Aug. 23 (Bloomberg) -- Bahrain’s sovereign credit ratings were lowered by Moody’s Investors Service, which said higher oil prices were needed by the government to balance its budget and cited the negative outlook on the banking sector.
The nation’s local and foreign-currency debt ratings were reduced one level to A3, the seventh-highest investment grade ranking, from A2, with a stable outlook, Moody’s said in an e-mailed statement in Dubai today.
Bahrain, the smallest of the six Gulf Cooperation Council states, halted about $13 billion of projects last year as the global financial crisis sapped demand for real estate and prices fell across the Persian Gulf region. Economic growth slowed to 3.1 percent in 2009 and public debt rose to 24.2 percent of gross domestic product in the first quarter of this year, from 17.4 percent in the previous three months.
“A gradual but significant rise in the breakeven oil price in the Bahraini budget over recent years” and a “relatively modest level of official financial assets has led to a divergence between the government’s fiscal flexibility and that of rating peers,” Moody’s said in the statement.
To balance the budget, the government needed an oil price of $80 last year, compared with $30 in 2004, according to Moody’s estimates. Increased spending has led to a higher breakeven oil price, giving the government less flexibility, Moody’s said.
“The fiscal situation is not something that’s alarming,” said Giyas Gokkent, Abu Dhabi-based economist at National Bank of Abu Dhabi PJSC. “When you look at the public debt as a proportion of GDP for Bahrain, the debt indicator is relatively low in an international context.” Gokkent is forecasting a slight budget surplus in Bahrain this year.
Bahrain’s crude-oil production dropped 0.5 percent in 2009 to 66.5 million barrels as reserves dwindled. Output in the first quarter was 16.4 million barrels, slightly lower than the same period a year earlier.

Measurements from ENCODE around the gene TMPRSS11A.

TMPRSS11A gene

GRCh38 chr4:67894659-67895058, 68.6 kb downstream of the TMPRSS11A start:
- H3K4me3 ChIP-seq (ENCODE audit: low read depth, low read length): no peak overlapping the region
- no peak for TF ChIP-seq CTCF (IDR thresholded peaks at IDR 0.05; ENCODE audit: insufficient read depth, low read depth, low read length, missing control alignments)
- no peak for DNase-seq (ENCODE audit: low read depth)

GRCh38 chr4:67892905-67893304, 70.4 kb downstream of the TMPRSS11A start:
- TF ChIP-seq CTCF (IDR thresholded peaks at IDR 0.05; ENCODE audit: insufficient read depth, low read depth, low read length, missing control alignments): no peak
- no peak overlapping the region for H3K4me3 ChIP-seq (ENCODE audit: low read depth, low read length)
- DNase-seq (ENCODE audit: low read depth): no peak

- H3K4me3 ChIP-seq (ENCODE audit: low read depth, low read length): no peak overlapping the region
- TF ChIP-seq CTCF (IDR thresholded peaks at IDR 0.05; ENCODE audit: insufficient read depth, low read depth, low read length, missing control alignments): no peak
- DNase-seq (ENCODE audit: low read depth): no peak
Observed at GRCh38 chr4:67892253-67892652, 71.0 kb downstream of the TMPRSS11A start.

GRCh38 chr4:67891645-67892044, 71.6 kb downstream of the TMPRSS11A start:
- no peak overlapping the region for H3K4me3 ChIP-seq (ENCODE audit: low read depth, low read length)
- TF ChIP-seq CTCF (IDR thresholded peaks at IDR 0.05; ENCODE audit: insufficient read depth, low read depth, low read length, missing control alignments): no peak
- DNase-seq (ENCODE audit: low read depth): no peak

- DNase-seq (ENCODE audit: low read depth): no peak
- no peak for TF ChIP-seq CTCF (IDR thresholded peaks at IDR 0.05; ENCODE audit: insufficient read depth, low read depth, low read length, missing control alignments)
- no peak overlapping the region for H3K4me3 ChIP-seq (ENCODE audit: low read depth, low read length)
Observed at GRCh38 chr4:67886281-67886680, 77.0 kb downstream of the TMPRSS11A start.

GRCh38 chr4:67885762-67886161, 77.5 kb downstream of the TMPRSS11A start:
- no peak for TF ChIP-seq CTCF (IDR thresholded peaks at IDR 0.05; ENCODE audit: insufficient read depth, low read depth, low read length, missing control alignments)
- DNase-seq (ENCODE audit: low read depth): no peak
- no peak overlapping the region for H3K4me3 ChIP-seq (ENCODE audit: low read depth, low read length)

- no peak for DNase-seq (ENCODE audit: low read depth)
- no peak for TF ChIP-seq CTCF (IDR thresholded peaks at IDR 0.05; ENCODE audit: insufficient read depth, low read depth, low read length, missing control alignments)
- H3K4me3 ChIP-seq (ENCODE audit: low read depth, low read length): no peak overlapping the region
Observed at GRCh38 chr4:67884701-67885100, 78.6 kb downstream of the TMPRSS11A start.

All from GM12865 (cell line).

Moody’s raised Kuwait’s sovereign ratings outlook Aug. 5 to stable after the Persian Gulf country’s parliament approved economic legislation and due to its fiscal and trade performance. The agency also raised Saudi Arabia’s credit rating Feb. 15, citing “strong” government finances that have withstood volatile oil prices and the global recession.
“Although capital expenditure can be cut in some years to offset revenue shortfalls, as it was in 2009, Moody’s notes that such reductions cannot usually be sustained without damaging growth prospects,” the rating company said.
Moody’s expects Bahrain’s banking sector to face increasing competition from other regional financial sectors. The central bank last year took two Saudi-owned wholesale banks under administration after they defaulted on loans.
“Because of the emergence of the Dubai International Financial Center and Abu Dhabi’s plans to create an asset-management hub, increasingly Bahrain will face competition,” Gokkent said. “The question is: How much of that activity shifts?”
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